The race for Mayor of the City of Beit Shemesh is ground zero in the national bruising battle between Shas and Naftali Bennett. Shas backs the incumbent Mayor. Bennett fielded a religious female candidate months after others announced their candidacies.  Shortly into her campaign, Bennett switched allegiance so as to unite nn-hareidi forces, backing Eli Cohen, leaving Bennett’s candidate to slowly twist in the wind. After a week of contemplation, she resigned her candidacy.

Bennett anointed Cohen as the only candidate with enough local support to “unite the Zionist camp” and unseat self-proclaimed hareidi-Shas Mayor Moshe Abutbol. This enraged many of Bennett’s party loyalists, Cohen supporters feared the campaign would be dragged into Bennett’s camp at the expense of honest discussion of local issues facing Bet Shemesh.

Cohen’s candidacy took hold quickly, pushing other candidates out.  Cohen is running as an independent, though his lifetime affiliation is Likud. He is a traditional but non-observant Jew with government and business management experience and comes from a Sephardic family. He is articulate with a proactive economic and social agenda dedicated to unifying hareidim, modern Orthodox, and secular Jews who have co-existed in the City for nearly three decades. He is passionate about improving living conditions for the Ethiopians in Bet Shemesh. He does not want to see the city divided in two, legally or religiously, resulting in segregating hareidim from others.

Mayor Abutbol does not lack for supporters. They characterize his administration as progressive and dedicated to growth and development. There are new parks and schools, housing construction, expanding social services, improved public transportation including a new major thoroughfare, reasonable taxes, new malls, and the Mayor is accessible.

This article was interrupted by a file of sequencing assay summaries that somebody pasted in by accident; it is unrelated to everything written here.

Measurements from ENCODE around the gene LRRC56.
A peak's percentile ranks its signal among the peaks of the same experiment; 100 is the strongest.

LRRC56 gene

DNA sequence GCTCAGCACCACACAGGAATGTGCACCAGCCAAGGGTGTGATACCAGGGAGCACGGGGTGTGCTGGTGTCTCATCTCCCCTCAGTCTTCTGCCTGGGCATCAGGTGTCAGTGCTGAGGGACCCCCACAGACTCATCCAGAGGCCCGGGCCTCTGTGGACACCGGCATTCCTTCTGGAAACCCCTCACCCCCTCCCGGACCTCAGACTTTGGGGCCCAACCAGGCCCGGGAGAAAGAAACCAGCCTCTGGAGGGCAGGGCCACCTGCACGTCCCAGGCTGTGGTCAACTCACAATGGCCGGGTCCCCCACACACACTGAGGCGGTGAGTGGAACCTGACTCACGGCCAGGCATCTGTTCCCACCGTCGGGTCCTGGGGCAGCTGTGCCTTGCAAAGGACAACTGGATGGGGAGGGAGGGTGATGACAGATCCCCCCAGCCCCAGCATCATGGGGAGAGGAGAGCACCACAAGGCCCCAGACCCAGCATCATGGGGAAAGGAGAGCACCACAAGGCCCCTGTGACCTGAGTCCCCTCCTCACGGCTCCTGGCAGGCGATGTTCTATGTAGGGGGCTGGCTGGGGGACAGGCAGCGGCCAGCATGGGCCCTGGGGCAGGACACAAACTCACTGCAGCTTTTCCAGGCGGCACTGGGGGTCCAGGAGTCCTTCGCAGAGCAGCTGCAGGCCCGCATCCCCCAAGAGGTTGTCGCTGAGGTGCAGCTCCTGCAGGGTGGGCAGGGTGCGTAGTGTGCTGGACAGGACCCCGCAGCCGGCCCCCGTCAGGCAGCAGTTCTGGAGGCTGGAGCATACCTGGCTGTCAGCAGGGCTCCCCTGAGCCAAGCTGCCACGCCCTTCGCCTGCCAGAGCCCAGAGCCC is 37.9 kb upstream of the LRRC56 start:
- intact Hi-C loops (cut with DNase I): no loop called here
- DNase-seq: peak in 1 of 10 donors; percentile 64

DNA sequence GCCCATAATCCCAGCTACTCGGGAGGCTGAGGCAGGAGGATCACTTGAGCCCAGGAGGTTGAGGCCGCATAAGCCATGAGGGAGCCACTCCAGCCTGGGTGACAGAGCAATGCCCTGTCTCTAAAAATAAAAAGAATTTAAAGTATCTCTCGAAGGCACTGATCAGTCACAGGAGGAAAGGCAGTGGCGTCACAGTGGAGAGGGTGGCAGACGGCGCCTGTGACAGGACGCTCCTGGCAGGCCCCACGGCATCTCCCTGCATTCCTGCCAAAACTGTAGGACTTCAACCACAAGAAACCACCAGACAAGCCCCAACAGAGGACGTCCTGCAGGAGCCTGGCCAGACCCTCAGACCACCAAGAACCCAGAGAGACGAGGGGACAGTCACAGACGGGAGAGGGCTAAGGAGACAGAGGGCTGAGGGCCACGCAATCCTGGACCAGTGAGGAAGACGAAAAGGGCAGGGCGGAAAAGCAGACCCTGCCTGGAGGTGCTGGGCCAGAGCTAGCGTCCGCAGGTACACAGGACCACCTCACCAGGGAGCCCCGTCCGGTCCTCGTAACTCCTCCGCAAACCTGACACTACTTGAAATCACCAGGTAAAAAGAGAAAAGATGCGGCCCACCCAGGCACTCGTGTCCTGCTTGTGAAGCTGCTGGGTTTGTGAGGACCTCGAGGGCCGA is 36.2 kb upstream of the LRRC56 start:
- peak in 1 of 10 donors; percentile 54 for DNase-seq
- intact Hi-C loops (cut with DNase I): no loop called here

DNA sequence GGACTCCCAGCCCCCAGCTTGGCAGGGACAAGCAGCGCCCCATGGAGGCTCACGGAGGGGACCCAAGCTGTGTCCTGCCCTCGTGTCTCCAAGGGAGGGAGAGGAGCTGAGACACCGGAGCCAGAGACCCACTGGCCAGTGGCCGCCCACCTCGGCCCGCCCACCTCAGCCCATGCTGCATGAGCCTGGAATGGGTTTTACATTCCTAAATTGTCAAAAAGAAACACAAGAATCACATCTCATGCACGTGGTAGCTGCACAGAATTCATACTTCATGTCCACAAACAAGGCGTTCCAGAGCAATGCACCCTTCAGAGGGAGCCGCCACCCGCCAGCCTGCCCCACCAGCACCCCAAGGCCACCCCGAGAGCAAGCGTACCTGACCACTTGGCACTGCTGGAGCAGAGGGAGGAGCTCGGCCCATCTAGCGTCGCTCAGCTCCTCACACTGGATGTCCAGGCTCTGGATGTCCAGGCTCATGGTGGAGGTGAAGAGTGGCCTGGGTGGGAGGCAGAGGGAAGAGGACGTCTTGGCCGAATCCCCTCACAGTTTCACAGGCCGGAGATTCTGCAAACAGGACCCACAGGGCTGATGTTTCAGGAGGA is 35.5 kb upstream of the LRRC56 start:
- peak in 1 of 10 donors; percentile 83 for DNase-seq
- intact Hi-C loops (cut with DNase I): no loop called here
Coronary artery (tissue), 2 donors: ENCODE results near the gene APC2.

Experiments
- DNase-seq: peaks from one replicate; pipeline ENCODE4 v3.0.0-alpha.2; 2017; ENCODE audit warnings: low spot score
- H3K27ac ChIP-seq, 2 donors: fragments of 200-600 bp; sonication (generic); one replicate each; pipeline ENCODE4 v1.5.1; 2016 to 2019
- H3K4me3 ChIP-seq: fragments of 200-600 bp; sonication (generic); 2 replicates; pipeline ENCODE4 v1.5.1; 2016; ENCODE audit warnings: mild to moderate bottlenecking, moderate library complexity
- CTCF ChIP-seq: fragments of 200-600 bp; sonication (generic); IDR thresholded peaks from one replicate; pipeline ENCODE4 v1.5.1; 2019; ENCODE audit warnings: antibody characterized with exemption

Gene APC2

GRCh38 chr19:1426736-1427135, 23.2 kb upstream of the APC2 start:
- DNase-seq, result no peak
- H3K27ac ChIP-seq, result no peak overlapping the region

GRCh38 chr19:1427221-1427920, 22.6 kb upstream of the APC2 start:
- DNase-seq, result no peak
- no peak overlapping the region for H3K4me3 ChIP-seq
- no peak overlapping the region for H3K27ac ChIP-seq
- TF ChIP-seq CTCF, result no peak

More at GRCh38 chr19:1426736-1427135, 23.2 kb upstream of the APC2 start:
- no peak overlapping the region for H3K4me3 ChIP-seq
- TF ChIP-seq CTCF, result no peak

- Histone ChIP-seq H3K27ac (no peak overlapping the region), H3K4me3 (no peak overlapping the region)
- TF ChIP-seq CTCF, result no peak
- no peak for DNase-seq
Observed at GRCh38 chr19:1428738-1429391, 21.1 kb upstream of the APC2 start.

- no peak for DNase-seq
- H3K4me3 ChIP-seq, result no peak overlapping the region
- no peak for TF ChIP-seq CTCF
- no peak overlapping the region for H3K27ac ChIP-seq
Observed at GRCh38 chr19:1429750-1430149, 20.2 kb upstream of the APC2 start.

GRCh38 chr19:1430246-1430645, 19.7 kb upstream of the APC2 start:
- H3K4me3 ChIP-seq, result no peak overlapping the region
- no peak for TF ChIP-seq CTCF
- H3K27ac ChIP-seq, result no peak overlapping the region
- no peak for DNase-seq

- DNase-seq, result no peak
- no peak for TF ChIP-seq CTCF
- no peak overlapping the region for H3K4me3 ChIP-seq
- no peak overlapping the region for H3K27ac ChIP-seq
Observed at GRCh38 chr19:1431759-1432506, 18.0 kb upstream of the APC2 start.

Some vociferous critics of Mayor Abutbol claim his favoritism to hareidim inflames tensions and empowers extremists among them. His Deputy Mayor is quoted saying, “it is superfluous to call (riots by some) destructive and damaging,” referring specifically to attacks on three public buses when a driver of one bus called the police after a hareidi couple asked a female passenger to move to the back.  Supporters claim Beit Shemesh a traditional city that loves and respects religion. The Mayor’s only “sin” in the eyes of his opponents is that he wears a kippa (skullcap).

The Mayor’s opponents charge that his sin is the deafening silence to physical attacks over the years, shaming the good name of the city. When a few hareidi extremists acted like thugs against other community members, international headlines forced national ministers to enforce peace in the city. This attitude is discouraging young religious Zionist and secular families other than some olim to reside in Beit Shemesh, claiming it is already dominated by people not interested in their kind.